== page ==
The month-long observance is a time to fast, to think and to spend time with friends and family.
In the United States, people of different national origins gather at Islamic centers for religious services and to celebrate their beliefs.
Muslim Americans observe Ramadan in much the same way as Muslims in other countries do.
There are traditions to be followed.
Families buy meat prepared according to Muslim law.
The meat is served after sunset, when the daily fast ends.
Fasting requires Muslims to avoid eating, drinking and sexual activity during daylight hours.
Families also pray together and help the poor.
Shaker Elsayed is the religious leader of the Dar al-Hijra Islamic Center in Falls Church, Virginia.
The center serves Muslims of 42 different nationalities.
He said, “Ramadan becomes a very helpful opportunity to bring people together, those who come from different cultural and ethnic backgrounds and linguistic backgrounds.”
He added, “We all speak English so we use English as a unifying language, and at the same time, we do all the activities to accommodate everybody, especially in Ramadan.”
Shaker said the center provides Muslims free meals to break their fast. It also organizes nightly prayers during Ramadan.
During the day, Muslim Americans are fasting, but their co-workers and friends are not.
For Ibrahim Radi, an Egyptian-American, that is not a problem.
“I have to fast because it is my religious duty,” he said, so it does not concern him too much.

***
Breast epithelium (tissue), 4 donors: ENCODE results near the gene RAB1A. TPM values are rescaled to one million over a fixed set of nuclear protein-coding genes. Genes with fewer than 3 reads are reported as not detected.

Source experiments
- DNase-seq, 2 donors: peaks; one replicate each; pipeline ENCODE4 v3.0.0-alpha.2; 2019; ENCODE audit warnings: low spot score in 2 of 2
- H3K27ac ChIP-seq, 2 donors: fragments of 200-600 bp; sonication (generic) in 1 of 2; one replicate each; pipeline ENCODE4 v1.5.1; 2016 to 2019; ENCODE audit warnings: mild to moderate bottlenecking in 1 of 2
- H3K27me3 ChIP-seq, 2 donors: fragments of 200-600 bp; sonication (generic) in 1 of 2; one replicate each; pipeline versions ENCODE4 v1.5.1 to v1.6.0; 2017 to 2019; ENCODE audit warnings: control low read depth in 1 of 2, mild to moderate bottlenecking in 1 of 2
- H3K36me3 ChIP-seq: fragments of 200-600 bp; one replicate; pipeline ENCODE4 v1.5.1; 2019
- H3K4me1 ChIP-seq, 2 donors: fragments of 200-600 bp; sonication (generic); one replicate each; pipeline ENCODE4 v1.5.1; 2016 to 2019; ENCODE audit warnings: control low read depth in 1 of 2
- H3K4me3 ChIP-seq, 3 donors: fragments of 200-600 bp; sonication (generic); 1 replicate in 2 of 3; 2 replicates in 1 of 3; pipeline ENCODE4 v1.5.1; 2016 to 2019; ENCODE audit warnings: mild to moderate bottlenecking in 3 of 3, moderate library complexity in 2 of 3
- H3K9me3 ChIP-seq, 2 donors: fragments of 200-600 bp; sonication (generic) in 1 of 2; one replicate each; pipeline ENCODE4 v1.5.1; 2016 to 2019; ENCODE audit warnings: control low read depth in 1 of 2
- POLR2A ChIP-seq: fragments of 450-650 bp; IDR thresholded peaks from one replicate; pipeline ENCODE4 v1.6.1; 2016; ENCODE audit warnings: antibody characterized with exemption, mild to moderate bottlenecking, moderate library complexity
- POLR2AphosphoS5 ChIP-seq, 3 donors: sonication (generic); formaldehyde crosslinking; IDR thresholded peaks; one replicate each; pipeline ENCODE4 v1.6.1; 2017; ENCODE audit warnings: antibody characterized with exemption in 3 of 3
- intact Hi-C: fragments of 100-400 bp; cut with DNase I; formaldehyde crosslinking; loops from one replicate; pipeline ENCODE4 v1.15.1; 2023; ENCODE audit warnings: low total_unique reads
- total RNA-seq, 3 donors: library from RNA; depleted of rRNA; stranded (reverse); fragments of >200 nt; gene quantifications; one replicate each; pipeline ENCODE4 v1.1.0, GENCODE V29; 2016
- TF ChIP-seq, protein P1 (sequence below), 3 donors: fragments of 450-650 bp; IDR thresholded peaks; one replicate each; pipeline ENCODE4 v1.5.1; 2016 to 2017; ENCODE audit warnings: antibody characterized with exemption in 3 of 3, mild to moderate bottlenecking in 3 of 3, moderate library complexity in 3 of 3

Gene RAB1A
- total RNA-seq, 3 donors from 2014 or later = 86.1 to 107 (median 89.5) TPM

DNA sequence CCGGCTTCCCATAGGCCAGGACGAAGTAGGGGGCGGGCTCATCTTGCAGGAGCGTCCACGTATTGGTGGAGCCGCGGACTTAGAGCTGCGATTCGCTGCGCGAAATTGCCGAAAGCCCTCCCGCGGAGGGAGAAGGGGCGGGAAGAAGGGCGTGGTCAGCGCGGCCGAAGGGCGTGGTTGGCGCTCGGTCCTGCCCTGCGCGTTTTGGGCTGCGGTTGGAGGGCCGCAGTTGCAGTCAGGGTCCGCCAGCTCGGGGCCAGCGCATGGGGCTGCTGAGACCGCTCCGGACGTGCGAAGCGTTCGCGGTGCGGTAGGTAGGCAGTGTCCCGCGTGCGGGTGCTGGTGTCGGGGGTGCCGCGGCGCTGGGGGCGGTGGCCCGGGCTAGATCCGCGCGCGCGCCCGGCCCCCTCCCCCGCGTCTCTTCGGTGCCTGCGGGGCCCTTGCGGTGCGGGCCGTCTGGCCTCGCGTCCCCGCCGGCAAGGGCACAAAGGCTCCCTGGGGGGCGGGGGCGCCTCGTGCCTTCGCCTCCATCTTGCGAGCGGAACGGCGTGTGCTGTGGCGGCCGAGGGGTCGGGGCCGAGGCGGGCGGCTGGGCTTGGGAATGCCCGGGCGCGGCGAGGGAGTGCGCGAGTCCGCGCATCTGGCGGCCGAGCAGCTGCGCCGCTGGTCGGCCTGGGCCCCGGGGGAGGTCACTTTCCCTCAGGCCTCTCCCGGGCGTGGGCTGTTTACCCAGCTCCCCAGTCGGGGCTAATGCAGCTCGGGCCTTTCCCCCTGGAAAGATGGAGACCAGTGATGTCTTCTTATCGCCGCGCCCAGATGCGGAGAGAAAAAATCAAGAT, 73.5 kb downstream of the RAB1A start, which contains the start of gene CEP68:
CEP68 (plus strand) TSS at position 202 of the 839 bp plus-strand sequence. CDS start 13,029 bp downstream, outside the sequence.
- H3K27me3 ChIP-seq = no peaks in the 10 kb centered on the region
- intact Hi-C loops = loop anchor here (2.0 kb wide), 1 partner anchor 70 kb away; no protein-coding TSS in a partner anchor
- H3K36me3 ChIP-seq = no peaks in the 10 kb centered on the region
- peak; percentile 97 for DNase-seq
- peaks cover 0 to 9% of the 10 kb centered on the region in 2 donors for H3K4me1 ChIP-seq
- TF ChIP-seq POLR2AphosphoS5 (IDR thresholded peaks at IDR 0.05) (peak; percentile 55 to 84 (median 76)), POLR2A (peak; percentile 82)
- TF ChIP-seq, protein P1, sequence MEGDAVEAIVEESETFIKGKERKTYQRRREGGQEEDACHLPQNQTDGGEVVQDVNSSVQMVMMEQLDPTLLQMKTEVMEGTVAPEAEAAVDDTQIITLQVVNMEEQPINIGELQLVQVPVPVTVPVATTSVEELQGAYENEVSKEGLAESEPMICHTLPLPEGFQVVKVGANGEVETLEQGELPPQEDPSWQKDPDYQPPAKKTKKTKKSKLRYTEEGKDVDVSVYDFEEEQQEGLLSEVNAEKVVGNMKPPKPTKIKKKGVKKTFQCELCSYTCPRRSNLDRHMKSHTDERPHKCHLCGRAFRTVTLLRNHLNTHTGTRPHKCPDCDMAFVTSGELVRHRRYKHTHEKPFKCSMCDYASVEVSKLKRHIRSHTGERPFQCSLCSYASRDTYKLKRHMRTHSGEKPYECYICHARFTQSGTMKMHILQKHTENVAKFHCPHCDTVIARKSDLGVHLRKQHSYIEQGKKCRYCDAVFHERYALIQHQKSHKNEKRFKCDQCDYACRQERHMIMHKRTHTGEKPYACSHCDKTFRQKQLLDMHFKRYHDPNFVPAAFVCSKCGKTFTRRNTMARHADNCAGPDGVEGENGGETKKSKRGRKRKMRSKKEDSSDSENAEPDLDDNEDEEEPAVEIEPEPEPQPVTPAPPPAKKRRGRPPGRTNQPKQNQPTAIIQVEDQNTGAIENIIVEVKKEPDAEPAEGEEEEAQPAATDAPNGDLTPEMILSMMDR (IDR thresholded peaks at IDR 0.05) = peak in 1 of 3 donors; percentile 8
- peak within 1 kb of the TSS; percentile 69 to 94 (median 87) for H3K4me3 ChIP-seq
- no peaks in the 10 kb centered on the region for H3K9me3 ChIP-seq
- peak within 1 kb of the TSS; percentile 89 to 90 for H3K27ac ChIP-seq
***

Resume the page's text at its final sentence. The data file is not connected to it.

His wife, Nadia, told VOA she misses big family gatherings in Morocco.
“There is a big difference; here you do not have extended families, so instead of having 10 people around the table, there is only the two of us,” she said.
Some Muslim Americans say their work day seems longer because they have to carry out their religious duties during Ramadan.
Amina Tanboush of Senegal describes some of those duties.
“Everyone will cook some food and bring it, and we all eat together and pray together and we talk about [the] Muslim religion, teach each other, sometimes we go to pray together around lunch time,” she said.
For many Muslim American groups, Ramadan also is a time to tell the American public about their religious observances and the Islamic faith, in general.
Among the activities are “open houses” at Islamic centers and local mosques.
Other activities include public talks during Ramadan and Iftar dinners with non-Muslims.
At this time of year, some television stations broadcast advertisements that bring attention to Muslims as an important part of United States society.
Shaker Elsayed said his Islamic center invites Christians and Jewish Americans to Iftar dinner every Wednesday.
The dinners are an effort to increase contacts between religious groups.
Discussion about religion is popular during Ramadan.
Keith Ellison is the first Muslim American to be elected to the U.S. Congress.
He says these dialogues help build understanding between religious groups.
“It's a critically important dialogue for us to have; all people of all colors, all cultures and faiths need to come together to talk about points of difference so we can discover how are we unified.”
Since the early 1990s, U.S. presidents have given Ramadan greetings to the more than 1.5 billion Muslims worldwide.
Shaker said he believes the presidential greetings have helped Americans know more about Ramadan and Muslim Americans.